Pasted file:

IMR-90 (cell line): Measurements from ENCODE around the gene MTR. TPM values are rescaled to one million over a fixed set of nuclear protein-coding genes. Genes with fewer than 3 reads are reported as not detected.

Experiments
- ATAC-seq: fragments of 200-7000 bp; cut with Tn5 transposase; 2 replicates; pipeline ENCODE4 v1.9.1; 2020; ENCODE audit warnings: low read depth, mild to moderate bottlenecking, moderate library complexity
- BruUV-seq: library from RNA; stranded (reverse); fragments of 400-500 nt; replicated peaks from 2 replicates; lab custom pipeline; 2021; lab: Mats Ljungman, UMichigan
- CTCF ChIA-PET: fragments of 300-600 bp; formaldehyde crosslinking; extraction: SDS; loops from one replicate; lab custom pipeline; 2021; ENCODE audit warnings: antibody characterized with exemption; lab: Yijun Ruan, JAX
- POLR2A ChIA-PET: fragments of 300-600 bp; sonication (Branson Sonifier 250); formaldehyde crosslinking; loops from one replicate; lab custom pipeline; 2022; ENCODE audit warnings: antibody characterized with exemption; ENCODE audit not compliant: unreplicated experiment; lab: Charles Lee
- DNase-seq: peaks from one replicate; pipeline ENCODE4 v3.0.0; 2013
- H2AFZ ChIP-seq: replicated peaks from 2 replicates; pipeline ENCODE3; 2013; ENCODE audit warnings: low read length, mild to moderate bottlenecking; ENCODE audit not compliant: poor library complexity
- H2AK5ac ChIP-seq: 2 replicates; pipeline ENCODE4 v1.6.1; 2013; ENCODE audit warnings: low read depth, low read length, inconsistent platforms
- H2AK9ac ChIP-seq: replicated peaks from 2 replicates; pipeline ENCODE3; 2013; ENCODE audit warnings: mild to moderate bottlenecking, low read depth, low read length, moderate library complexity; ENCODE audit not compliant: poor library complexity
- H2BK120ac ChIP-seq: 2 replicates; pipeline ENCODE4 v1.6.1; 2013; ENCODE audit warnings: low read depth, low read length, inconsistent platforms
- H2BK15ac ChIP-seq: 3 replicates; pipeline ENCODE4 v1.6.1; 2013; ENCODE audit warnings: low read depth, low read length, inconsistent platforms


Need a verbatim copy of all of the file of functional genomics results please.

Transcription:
IMR-90 (cell line): Measurements from ENCODE around the gene MTR. TPM values are rescaled to one million over a fixed set of nuclear protein-coding genes. Genes with fewer than 3 reads are reported as not detected.

Experiments
- ATAC-seq: fragments of 200-7000 bp; cut with Tn5 transposase; 2 replicates; pipeline ENCODE4 v1.9.1; 2020; ENCODE audit warnings: low read depth, mild to moderate bottlenecking, moderate library complexity
- BruUV-seq: library from RNA; stranded (reverse); fragments of 400-500 nt; replicated peaks from 2 replicates; lab custom pipeline; 2021; lab: Mats Ljungman, UMichigan
- CTCF ChIA-PET: fragments of 300-600 bp; formaldehyde crosslinking; extraction: SDS; loops from one replicate; lab custom pipeline; 2021; ENCODE audit warnings: antibody characterized with exemption; lab: Yijun Ruan, JAX
- POLR2A ChIA-PET: fragments of 300-600 bp; sonication (Branson Sonifier 250); formaldehyde crosslinking; loops from one replicate; lab custom pipeline; 2022; ENCODE audit warnings: antibody characterized with exemption; ENCODE audit not compliant: unreplicated experiment; lab: Charles Lee
- DNase-seq: peaks from one replicate; pipeline ENCODE4 v3.0.0; 2013
- H2AFZ ChIP-seq: replicated peaks from 2 replicates; pipeline ENCODE3; 2013; ENCODE audit warnings: low read length, mild to moderate bottlenecking; ENCODE audit not compliant: poor library complexity
- H2AK5ac ChIP-seq: 2 replicates; pipeline ENCODE4 v1.6.1; 2013; ENCODE audit warnings: low read depth, low read length, inconsistent platforms
- H2AK9ac ChIP-seq: replicated peaks from 2 replicates; pipeline ENCODE3; 2013; ENCODE audit warnings: mild to moderate bottlenecking, low read depth, low read length, moderate library complexity; ENCODE audit not compliant: poor library complexity
- H2BK120ac ChIP-seq: 2 replicates; pipeline ENCODE4 v1.6.1; 2013; ENCODE audit warnings: low read depth, low read length, inconsistent platforms
- H2BK15ac ChIP-seq: 3 replicates; pipeline ENCODE4 v1.6.1; 2013; ENCODE audit warnings: low read depth, low read length, inconsistent platforms